Kentucky State University (K-State)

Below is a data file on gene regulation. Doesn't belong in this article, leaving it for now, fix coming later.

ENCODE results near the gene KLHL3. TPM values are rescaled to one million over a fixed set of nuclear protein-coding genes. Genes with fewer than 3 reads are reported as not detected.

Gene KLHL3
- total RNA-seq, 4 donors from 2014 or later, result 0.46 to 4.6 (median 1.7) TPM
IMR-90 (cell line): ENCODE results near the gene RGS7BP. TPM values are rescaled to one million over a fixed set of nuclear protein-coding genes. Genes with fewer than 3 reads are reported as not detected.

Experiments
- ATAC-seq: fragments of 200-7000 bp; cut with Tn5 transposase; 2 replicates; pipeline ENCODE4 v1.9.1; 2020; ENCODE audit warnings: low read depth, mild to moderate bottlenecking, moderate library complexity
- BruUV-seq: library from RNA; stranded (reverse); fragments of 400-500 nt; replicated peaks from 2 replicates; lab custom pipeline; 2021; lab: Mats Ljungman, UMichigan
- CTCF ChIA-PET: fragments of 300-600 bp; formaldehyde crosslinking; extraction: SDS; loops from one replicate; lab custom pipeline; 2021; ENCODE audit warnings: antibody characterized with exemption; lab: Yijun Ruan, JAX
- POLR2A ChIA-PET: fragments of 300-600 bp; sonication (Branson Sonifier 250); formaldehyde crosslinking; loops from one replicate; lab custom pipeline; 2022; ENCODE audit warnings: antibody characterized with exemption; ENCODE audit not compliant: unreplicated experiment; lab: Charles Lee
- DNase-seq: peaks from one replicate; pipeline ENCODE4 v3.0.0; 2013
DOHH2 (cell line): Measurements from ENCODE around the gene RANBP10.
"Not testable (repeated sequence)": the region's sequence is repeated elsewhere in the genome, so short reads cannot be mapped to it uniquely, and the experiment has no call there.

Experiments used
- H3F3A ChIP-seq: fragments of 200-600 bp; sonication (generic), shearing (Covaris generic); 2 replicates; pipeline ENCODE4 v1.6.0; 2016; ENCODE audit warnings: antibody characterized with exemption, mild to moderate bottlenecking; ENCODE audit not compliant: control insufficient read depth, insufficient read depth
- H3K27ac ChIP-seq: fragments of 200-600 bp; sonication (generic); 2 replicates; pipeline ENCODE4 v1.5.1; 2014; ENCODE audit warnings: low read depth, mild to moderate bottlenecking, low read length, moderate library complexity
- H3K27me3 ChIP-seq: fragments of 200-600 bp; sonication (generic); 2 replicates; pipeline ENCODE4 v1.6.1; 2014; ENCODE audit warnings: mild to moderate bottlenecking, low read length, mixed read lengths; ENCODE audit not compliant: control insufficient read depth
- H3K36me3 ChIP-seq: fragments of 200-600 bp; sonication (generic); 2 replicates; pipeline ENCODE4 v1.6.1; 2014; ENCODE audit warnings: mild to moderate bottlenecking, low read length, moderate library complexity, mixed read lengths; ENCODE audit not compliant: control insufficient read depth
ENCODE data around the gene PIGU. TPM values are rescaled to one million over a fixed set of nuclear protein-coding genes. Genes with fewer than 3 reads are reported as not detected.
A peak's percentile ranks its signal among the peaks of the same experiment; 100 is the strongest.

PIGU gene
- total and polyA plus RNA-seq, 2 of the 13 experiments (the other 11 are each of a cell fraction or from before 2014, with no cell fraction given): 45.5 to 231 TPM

Originally named the State Normal School for Colored Persons, the school received funding from the Kentucky Legislature and opened in 1886. John H. Jackson, a Berea College graduate, was named president and charged with the mission of training Negro teachers for the state's Negro schools. For 20 years, Berea College, an integrated school, had been the main institution for the training of Negro teachers in Kentucky. At the new school, tuition was free to students who pledged to teach in Kentucky; four years later one quarter of the Negro teachers in the state were graduates of the State Normal School for Colored Persons. In 1890 the school became a land-grant college, and in 1902 the name was changed to Kentucky Normal and Industrial Institute for Colored Persons. After several additional name changes, references to race were removed in 1952 when the school became Kentucky State College. It was named Kentucky State University in 1973. In 1982 an additional mission was added with K-State aiming to become a major repository for the collection of artifacts, books, and records related to its history of educating black citizens; the Center of Excellence for the Study of Kentucky African Americans (CESKAA) houses that collection. Today, Kentucky State University is accredited by the Southern Association of Colleges, and the school awards bachelor and associate degrees and the Master's of Public Administration degree. Kentucky State University is the state's Historically Black American College and University (HBCU). For more information about the history of the university see History of the Kentucky State Industrial College for Negroes [i.e. Kentucky Industrial College for Colored Persons] (thesis) by A. Edwards; Onward and upward: a centennial history of Kentucky State University, 1886-1986 by J. A. Hardin; Against the tide: a narrative of a century long struggle ...," by A. J. Heartwell-Hunter; and visit the Kentucky State University Library and Archives and CESKAA.